What would you propose? -- Fsol (talk) 11:19, 8 September 2012 (UTC)
A new first sentence which says it in plain English without relying on other articles. The current first sentence could be kept as the second sentence. North8000 (talk) 12:05, 8 September 2012 (UTC)
First, I'm not sure if you're confused or not--the first paragraph is one sentence.
Second, your first suggestion would mean (I think?) getting rid of the "ABCT" and "econ calc debate" references. Since they're already linked in article (under relevant section headings), I'm fine with that. Since there seems to be a general consensus for shortening the first paragraph, I'll go ahead and make the change. Byelf2007 (talk) 8 September 2012
How about something that contains "heterodox school of economics characterised by the use of a-priori logic to derive economic laws and extremely critical of the role of interventionism." -- Fsol (talk) 14:34, 8 September 2012 (UTC)
One, it violates neutrality to say it's heterodox *before* we say what it is (and it's not relevant to the *definition*). Two, I think the thing about a priori is a mischaracterization of Austrian thought--a priori is not Austrian (it's certainly Misesian, and popular within Austrian economics, but not a part of it's definition--plenty of Austrians oppose a priori in economics). Three, the interventionism bit is already covered (implicitly) in "emphasizes the organizing power of the price mechanism", and the last paragraph also goes over intervenionism explicitly. I think it's important for us to only have things in the definition which are necessarily a part of Austrian thought, and not just a tendency (which seems to be a fair assessment of the relationship between Austrian and "interventionism" because of how expansive the term is, and also because some (a minority) of Austrians support some regulation of banking. Byelf2007 (talk) 8 September 2012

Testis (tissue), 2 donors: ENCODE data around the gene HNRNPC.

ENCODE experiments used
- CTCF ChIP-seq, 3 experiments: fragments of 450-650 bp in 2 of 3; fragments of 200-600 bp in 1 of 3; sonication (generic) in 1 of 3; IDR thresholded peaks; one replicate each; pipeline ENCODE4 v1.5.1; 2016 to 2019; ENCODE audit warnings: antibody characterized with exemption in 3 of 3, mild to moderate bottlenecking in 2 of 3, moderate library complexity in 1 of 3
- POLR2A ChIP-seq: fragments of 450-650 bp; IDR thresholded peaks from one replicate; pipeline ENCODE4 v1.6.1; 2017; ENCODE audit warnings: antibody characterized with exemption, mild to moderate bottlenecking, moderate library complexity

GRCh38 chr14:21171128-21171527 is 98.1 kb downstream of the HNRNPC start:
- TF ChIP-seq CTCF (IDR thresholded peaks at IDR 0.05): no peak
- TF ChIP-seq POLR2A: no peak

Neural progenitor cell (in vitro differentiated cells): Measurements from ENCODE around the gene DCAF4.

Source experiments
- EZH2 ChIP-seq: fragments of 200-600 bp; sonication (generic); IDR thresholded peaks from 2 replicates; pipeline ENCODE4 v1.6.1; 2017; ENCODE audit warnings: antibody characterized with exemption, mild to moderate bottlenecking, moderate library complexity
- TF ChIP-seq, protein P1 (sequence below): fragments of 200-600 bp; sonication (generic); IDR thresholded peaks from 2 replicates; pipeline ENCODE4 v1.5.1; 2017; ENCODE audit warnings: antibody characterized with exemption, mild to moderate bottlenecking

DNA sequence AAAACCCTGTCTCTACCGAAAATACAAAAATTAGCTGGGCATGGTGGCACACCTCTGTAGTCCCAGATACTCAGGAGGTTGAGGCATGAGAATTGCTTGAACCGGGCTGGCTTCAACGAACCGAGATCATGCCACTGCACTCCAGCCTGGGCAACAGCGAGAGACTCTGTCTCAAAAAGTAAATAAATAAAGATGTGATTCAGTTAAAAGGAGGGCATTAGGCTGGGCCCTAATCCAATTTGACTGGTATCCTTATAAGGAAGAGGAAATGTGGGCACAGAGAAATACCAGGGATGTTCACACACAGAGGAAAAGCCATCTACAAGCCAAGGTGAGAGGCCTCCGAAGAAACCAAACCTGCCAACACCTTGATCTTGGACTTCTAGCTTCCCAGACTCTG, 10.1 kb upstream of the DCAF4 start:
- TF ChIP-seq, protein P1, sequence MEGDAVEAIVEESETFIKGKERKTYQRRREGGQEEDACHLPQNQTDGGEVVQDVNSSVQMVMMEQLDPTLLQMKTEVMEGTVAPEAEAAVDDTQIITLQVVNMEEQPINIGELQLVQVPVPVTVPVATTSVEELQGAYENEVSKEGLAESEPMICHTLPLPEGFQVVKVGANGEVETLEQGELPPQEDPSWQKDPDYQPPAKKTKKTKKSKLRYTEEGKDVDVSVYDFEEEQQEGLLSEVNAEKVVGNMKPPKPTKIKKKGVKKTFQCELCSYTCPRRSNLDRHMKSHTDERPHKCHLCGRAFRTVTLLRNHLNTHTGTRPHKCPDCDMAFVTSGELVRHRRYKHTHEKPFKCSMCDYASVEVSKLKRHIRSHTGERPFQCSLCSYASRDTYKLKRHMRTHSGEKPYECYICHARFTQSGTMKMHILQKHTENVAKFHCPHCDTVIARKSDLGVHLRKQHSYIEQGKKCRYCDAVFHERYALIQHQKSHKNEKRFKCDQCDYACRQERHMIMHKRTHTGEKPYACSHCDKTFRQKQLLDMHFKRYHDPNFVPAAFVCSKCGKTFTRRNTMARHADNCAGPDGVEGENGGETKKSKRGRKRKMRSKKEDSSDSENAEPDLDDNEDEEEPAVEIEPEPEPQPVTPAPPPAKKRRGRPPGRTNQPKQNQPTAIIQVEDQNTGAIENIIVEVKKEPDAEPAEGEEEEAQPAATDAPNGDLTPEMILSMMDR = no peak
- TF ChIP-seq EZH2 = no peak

Perhaps we can distill "the theory that interest rates and profits are determined by the interaction of diminishing marginal utility with diminishing marginal productivity of time and time preferences"? That seems to me to be the ripest for distillation (perhaps we can just refer to a couple of theories/general viewpoints in economics).